Today's Reading

I started to sweat even though it was freezing in the classroom, my eyes locked on the word 'malfeasance'. I bubbled the answer, so sure of my response, but that word stuck with me. That sentence. A doctor could be accused of malfeasance and 'settle'. The combination of the words, the phrasing, made my mind race.

And everything around me became suspended in time. The air. The sounds of pencils scratching and my classmates breathing. My own breath caught in my chest. Suddenly, I remembered why the phrase sounded so familiar.

The other time I'd heard it, I was six, and we were visiting my Aunt Flora in Florida. Even back then I was obsessed with language and with words. Mom said it was like I inhaled them.

Aunt Flora took us to see these wild parrots that had been released by their owners and had all found each other, forming a parrot community. There were some other little kids there, and we were all being so careful not to spook the beautiful birds. But then I moved and my crutch made a sound, and the birds flew away.

A sour-faced little kid said, "You chased them away with your silver thing."

"Crutch," I told him. "It's called a crutch."

The kid didn't seem impressed by the new word I just gave him. "How did you get like that? What's wrong with you?"

In my mind, it was a ridiculous question. I was born this way, just like he was born short and with weird spiky hair, and I told him as much. I saw my Aunt Flora and my mom exchange a look, and they took us back to Aunt Flora's.

That night, I had trouble sleeping. It's not like no one had ever asked me that question before. But this time it sort of got inside me. After tossing and turning for a while, I gave up on sleep, and I snuck into the hallway to listen to the adults.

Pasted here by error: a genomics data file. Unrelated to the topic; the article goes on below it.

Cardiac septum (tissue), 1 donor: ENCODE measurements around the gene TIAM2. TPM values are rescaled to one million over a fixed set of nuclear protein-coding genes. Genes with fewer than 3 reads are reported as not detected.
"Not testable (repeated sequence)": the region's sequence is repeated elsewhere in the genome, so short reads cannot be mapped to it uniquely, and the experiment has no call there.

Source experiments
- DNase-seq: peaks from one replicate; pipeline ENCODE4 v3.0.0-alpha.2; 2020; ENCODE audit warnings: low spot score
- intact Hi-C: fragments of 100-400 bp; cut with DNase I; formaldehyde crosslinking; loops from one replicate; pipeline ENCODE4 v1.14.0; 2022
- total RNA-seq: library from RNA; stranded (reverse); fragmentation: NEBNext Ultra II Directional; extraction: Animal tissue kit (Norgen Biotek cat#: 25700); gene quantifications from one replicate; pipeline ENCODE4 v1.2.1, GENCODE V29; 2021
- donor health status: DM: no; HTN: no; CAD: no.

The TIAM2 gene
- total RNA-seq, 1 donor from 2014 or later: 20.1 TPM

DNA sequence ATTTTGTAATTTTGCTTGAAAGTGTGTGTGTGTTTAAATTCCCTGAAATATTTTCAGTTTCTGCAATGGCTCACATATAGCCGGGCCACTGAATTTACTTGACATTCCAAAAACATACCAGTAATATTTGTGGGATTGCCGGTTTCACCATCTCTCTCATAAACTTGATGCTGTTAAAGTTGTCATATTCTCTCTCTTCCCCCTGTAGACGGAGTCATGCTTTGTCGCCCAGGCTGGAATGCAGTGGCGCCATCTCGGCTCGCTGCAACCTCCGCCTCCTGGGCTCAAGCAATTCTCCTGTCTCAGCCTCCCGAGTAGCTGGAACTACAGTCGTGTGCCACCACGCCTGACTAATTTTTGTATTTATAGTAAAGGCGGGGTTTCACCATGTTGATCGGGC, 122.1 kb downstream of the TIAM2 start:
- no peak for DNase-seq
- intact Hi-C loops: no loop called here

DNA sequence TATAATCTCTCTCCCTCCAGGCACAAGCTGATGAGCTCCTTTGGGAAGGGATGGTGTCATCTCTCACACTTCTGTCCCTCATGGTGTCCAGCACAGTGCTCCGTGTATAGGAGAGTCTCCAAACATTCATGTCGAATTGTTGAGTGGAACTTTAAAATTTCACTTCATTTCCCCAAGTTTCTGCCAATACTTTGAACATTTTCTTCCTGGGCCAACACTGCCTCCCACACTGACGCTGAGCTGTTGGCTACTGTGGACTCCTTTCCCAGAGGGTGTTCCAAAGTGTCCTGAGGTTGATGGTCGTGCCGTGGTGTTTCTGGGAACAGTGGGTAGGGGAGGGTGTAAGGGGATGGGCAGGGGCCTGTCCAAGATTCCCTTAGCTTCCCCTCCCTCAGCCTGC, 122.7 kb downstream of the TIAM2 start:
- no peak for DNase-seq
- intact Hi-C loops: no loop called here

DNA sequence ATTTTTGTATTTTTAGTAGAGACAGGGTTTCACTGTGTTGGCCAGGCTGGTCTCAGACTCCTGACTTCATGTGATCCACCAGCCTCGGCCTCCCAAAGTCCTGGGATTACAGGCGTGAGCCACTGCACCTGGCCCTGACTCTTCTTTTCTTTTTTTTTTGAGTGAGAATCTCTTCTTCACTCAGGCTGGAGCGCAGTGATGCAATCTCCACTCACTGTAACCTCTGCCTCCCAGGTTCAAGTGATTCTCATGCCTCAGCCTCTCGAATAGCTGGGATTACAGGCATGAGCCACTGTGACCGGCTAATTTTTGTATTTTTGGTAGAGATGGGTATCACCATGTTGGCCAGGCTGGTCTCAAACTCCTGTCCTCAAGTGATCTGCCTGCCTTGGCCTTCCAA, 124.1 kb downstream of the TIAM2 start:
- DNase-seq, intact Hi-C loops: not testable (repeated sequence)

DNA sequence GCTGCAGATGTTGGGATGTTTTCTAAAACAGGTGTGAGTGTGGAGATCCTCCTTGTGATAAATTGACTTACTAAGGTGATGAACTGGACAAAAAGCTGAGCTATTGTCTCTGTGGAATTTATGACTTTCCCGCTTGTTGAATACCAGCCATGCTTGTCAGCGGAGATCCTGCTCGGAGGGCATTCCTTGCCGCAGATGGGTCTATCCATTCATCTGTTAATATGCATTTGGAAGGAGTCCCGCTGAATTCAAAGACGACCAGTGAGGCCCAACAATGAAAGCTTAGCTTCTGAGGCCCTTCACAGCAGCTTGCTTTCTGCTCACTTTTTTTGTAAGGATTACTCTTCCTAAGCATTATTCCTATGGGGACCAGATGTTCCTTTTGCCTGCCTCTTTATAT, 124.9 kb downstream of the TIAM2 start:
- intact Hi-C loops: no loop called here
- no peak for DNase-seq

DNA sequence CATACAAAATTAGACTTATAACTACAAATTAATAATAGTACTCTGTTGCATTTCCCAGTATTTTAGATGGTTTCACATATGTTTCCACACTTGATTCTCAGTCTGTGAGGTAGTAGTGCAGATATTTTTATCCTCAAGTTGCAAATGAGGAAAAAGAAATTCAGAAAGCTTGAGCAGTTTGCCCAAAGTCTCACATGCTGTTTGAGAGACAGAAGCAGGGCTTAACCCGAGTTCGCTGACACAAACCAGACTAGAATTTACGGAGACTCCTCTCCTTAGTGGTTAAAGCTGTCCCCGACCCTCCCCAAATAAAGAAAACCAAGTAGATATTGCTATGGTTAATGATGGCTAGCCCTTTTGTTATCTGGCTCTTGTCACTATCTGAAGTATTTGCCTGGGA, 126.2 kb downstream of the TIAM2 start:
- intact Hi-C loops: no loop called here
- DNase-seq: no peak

They were sitting at the kitchen table, and Mom was drinking red wine. She looked really sad.

Aunt Flora was holding her hands and said, "You're doing fine. She's doing fine. Look at her, I mean&she's so smart and so pretty and so confident."

"I know. She is. I just can't help but think..."

"Look, Steve got enough money for her settlement. For the—what did the judge call it?"

"Medical malfeasance." Mom took a sip of wine. Put the glass back on the table. I could see from my perch that Mom was crying and Aunt Flora was rubbing her back.

Eric found me, put his finger over his lip, and walked me back to bed.

"Mom's crying," I told him.

"Yeah. She always does when Dad doesn't come with us for these vacations." It seemed like a big brother lie to make me feel better; I had a sense the entire thing was about me, even if I couldn't understand why. Medical malfeasance. I stored those toxic little words away for later, but forgot about them.

Back in the SAT classroom, I put those words together: malfeasance, settlement. As smart as I am, I'd never considered that when I was born, something maybe happened to make me like this.

I put my pencil down, got my crutches, and got out of there. The classroom doors slammed behind me like an audible exclamation point. Mom had been waiting outside for me. Ben followed. I told them I felt like I was going to have a seizure, even though usually those came without warning. We went home right away. Mom kept stealing looks at me in the mirror. I closed my eyes, trying not to think of those words, but they dive-bombed me like mosquitos in the summer. Medical. Malfeasance. Settlement.

Mom asked, "Are you okay, Jenna?"

I said, "No. I need to go home. I need to go home. I need to go home."

"We're going, baby. We'll be there soon."

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